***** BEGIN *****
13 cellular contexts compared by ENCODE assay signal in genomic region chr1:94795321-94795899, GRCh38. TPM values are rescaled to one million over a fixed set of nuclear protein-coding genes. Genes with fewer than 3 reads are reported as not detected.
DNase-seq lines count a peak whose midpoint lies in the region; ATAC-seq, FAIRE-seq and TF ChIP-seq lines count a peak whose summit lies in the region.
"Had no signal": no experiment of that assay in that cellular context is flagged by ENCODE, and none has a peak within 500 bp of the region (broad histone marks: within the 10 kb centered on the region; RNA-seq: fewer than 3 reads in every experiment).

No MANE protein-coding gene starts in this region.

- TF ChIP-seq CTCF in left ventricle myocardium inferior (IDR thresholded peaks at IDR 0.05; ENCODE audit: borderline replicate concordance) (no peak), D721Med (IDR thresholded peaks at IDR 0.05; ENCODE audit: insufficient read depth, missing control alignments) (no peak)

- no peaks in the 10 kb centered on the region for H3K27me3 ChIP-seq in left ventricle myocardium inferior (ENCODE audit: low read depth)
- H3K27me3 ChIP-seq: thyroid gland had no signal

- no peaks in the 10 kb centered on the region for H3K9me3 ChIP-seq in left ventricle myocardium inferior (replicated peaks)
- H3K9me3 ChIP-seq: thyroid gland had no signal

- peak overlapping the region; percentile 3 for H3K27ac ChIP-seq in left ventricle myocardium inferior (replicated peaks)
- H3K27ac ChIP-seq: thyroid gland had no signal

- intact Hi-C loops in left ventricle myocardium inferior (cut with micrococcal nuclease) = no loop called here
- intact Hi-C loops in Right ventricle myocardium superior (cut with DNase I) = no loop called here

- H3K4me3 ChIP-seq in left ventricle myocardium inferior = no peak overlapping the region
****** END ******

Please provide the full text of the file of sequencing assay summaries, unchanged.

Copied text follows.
13 cellular contexts compared by ENCODE assay signal in genomic region chr1:94795321-94795899, GRCh38. TPM values are rescaled to one million over a fixed set of nuclear protein-coding genes. Genes with fewer than 3 reads are reported as not detected.
DNase-seq lines count a peak whose midpoint lies in the region; ATAC-seq, FAIRE-seq and TF ChIP-seq lines count a peak whose summit lies in the region.
"Had no signal": no experiment of that assay in that cellular context is flagged by ENCODE, and none has a peak within 500 bp of the region (broad histone marks: within the 10 kb centered on the region; RNA-seq: fewer than 3 reads in every experiment).

No MANE protein-coding gene starts in this region.

- TF ChIP-seq CTCF in left ventricle myocardium inferior (IDR thresholded peaks at IDR 0.05; ENCODE audit: borderline replicate concordance) (no peak), D721Med (IDR thresholded peaks at IDR 0.05; ENCODE audit: insufficient read depth, missing control alignments) (no peak)

- no peaks in the 10 kb centered on the region for H3K27me3 ChIP-seq in left ventricle myocardium inferior (ENCODE audit: low read depth)
- H3K27me3 ChIP-seq: thyroid gland had no signal

- no peaks in the 10 kb centered on the region for H3K9me3 ChIP-seq in left ventricle myocardium inferior (replicated peaks)
- H3K9me3 ChIP-seq: thyroid gland had no signal

- peak overlapping the region; percentile 3 for H3K27ac ChIP-seq in left ventricle myocardium inferior (replicated peaks)
- H3K27ac ChIP-seq: thyroid gland had no signal

- intact Hi-C loops in left ventricle myocardium inferior (cut with micrococcal nuclease) = no loop called here
- intact Hi-C loops in Right ventricle myocardium superior (cut with DNase I) = no loop called here

- H3K4me3 ChIP-seq in left ventricle myocardium inferior = no peak overlapping the region